Thanks crimby. I agree with the analogy of alcoholism and Schizophrenia. I’m not ready for that course of action (involuntary admission) but appreciate your input. The time released shots of anti-psychotic medication could be an option. They won’t schedule him, at this stage, because he is not a danger to others or himself. If or when he is scheduled again, I will look into the shots. He is not violent but verbally loud and aggressive. He sees it as being passionate.

Some delusions (that preclude insight into the illness) can be thought of more like perceptions rather than beliefs. Maybe such a perspective can help to understand how hard it can be to change your mind out of a delusion. It comes to you and is conformed in perception with similar certainty as the senses confirm the reality of the world in healthy people. In paranoia, you do not surmise that people are up to no good, you see it directly in their faces. Similarly, derealization is not an abstract pondering about the nature of reality, if you have this symptom, you perceive the fakeness of the world directly.

Thanks flybottle. You have helped me see how difficult it must be.

I recommend you read and study this document on how to deal with people who are suffering from psychosis:

I think you may quite possibly be making a very big mistake. Admin has posted before about treatment outcomes for people with sz and the gist of it was that the quicker they get into treatment, the better the outcome and that in turn means that they actually end up taking LESS anti-psychotics (because they stabilize on much lower doses, or can even come off them eventually) which means less side effects too. We got my son straight into treatment with his first full-blown psychosis (he had all the aggression etc for about 5 years beforehand). Now, after almost two years, he is stable, off the APs, but still taking SRIs, living independently, working occasionally, and starting to study again. Admittedly, he doesn’t have the dual diagnosis. But I think treatment as FAST as possible is the key.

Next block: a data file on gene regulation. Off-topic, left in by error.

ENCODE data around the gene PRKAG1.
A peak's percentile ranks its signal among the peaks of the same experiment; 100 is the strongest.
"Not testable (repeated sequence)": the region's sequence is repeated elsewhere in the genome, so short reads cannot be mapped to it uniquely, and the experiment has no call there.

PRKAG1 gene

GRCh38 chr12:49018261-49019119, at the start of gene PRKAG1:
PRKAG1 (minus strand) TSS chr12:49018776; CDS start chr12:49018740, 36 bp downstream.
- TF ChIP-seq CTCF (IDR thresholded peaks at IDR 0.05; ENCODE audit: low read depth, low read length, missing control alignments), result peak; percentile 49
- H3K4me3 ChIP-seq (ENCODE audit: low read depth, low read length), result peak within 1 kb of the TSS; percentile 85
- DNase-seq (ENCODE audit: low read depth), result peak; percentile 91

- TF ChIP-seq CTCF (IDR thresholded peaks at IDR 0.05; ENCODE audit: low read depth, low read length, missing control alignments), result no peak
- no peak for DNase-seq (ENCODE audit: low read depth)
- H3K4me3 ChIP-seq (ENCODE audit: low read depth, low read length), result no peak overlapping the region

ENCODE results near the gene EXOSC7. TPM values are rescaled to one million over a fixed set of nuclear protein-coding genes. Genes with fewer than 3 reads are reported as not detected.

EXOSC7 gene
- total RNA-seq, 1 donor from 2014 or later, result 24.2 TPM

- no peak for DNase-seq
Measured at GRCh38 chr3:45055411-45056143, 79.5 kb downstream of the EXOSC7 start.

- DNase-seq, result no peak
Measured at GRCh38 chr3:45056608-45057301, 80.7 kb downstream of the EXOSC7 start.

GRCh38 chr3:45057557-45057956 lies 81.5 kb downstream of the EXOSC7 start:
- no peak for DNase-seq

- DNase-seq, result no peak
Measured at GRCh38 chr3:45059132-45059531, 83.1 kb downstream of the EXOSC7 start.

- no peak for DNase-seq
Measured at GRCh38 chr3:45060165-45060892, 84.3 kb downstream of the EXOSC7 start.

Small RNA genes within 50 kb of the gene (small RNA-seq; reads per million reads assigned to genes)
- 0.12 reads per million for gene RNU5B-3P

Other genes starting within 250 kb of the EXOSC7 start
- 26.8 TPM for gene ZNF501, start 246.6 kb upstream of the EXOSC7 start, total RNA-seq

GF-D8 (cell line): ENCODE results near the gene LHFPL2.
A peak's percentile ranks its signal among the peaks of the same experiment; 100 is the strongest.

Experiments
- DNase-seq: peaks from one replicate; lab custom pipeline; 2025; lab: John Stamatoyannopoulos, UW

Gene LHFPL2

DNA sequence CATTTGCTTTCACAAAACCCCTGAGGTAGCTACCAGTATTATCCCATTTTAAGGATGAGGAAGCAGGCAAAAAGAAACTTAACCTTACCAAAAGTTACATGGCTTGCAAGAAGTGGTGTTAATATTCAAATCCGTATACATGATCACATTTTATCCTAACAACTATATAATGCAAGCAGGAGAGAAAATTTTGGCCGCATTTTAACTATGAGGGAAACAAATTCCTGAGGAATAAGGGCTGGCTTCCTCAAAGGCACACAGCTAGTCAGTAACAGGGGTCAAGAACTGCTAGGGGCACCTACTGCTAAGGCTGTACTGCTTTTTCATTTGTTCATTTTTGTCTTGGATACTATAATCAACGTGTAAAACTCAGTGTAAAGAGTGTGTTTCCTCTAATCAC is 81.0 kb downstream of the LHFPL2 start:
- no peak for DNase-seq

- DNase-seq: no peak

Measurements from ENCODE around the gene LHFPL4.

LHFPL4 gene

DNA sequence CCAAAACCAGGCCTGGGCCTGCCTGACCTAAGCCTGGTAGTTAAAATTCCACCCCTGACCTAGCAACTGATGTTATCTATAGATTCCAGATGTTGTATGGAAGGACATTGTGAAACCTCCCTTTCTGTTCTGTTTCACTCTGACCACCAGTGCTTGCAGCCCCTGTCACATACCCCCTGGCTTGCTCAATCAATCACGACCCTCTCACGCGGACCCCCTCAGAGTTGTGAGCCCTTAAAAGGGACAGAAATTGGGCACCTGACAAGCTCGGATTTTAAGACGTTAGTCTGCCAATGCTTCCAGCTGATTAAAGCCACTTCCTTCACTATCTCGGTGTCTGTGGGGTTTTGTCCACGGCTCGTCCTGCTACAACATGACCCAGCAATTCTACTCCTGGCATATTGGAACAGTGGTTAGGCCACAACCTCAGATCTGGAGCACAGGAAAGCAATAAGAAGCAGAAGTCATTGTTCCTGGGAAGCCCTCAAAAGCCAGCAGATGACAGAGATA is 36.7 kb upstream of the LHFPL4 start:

Admin - Thank you SO much for the link to the document on how to deal with people who are suffering from psychosis: I haven’t read it all yet but the little I did was comforting.

Hatty you make a good point.

There is a term in the psychiatry literature about “duration of untreated psychosis”. The longer it takes for people to get treated - the less well they will recover. It is thought to be this way because the psychosis is actually damaging to the brain. So there is definitely best to get people into treatment as quickly as possible.

Read more and watch video here:

The Importance of Early Treatment for Schizophrenia and Psychosis

Thanks Hatty. You could well be right! I’m just not ready to call the police on him and have him involuntarily admitted. Acute Care Mental Health say he’s just under the radar of being involuntarily admitted because he’s not a danger to himself or others, My son is not cooperative in any way and despises authority. I am his only support as he never leaves home and we have no relatives living near us. Thanks for the input.

Are people who are suffering schizophrenia in psychosis all the time?

Thats a good question.

I think the answer is it depends on the person, and also - some symptoms are there all the time (e.g. certain delusions may always be there) but certain really wild delusions or voices may only be there sometimes.

CLASSIC, right in the middle of the target zone, paranoid delusional sz.

So. Tell us where you live, and I will shoot back a list of facilities that can set you up with professional interventions. 'Cause you’re both not likely going anywhere without one.

Thanks again admin. Nice to know you’re always around. Maybe schizophrenia is a psychotic illness. I don’t really know. I’ve seen my son in what the authorities described as drug induced psychosis and it wasn’t pretty. He’s not nearly that bad (at the moment) but he’s certainly not clear minded.To be honest, I’m not sure whether or not I’m doing the ‘right’ or ‘wrong’ thing by keeping him under the radar. I’m still hopeful that one of the hospitals will admit him on a voluntary basis and he’ll stay there for a while. I have to have hope!